Two Air Force F-35As out of Hill Air Force Base, Utah, and a crew of supporting airmen arrived in Bulgaria Friday during the first European flying training deployment for the Lightning II, according to the Air Force. The aircraft and airmen will remain in the region for several weeks to conduct air training with other Europe-based aircraft.
The fifth-generation stealth tactical fighter aircraft arrived at Graf Ignatievo Air Base, Bulgaria, after stopping at Royal Air Force Lakenheath, England, and also flying in Estonia. The deployment, funded in part by the European Reassurance Initiative, is expected to enhance the region's ability to host future F-35 fighters, according to EUCOM officials.
"This deployment clearly demonstrates our nation's contribution to the security and collective defense here in Europe," said Army Gen. Curtis M. Scaparrotti, the commander of U.S. European Command and NATO’s supreme allied commander. "It shows we are serious about territorial integrity and will defend our interests with the most advanced capabilities our nation has to offer," he added.
The deployments are part of broader efforts to ensure peace and stability in Eastern Europe by allowing the F-35 crews to gain familiarity with the European theater.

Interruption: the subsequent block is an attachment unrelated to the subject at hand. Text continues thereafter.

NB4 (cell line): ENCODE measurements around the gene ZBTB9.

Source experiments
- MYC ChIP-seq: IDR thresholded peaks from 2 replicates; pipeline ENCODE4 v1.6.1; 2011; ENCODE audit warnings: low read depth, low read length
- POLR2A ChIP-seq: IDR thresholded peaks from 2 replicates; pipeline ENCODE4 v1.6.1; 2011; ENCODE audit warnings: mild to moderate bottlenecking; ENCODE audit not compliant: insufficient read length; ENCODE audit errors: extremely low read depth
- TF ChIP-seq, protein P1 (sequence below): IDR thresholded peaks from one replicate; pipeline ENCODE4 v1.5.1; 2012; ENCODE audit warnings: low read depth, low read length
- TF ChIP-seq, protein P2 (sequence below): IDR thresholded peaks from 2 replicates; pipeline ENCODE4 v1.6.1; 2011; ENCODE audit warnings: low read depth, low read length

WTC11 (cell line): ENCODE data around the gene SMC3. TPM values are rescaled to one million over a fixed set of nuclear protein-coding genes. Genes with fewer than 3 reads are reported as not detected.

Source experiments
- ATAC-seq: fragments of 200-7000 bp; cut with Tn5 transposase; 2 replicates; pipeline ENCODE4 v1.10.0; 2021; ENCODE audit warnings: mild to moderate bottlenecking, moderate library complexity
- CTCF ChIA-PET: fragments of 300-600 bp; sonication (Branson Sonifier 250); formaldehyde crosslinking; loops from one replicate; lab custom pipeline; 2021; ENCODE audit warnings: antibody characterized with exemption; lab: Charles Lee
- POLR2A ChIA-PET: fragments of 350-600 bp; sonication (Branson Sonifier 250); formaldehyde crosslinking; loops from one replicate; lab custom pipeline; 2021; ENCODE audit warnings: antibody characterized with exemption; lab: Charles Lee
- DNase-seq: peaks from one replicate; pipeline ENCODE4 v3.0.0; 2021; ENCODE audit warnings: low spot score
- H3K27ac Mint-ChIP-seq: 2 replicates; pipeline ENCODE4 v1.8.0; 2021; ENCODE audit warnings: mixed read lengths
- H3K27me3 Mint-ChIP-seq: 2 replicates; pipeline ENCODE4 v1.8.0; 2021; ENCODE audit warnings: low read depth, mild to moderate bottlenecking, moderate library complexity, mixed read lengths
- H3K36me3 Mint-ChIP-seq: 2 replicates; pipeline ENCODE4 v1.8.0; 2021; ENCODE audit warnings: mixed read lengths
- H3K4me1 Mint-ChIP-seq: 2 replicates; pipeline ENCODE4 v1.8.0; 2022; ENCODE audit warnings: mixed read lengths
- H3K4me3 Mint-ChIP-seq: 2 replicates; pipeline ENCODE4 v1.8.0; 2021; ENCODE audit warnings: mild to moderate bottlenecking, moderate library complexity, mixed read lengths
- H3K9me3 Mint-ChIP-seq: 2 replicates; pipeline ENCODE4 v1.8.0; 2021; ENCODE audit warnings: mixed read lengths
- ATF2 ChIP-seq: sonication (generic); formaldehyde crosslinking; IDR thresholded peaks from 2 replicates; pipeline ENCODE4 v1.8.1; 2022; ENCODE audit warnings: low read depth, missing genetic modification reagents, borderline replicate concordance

The two fighters and the airmen are with the 34th Fighter Squadron, 388th Fighter Wing, and the Air Force Reserve’s 466th Fighter Squadron, 419th Fighter Wing, both at Hill AFB. A KC-135 Stratotanker and its crew were also deployed from Royal Air Force Mildenhall, roughly five miles from RAF Lakenheath. The KC-135 and its crew forward-deployed from the 459th Air Reserve Wing at Andrews Air Force Base, Maryland.
The F-35 brings with it state-of-the-art sensors, interoperability and a vast array of advanced air-to-air and air-to-surface munitions. The jets will help maintain the fundamental territorial and air sovereignty rights of all nations, according to officials, with ability to counter current and emerging threats.
F-35A forward deployments will continue throughout Europe in order to strengthen the NATO alliance, while also allowing for unique training opportunities, according to Air Force officials.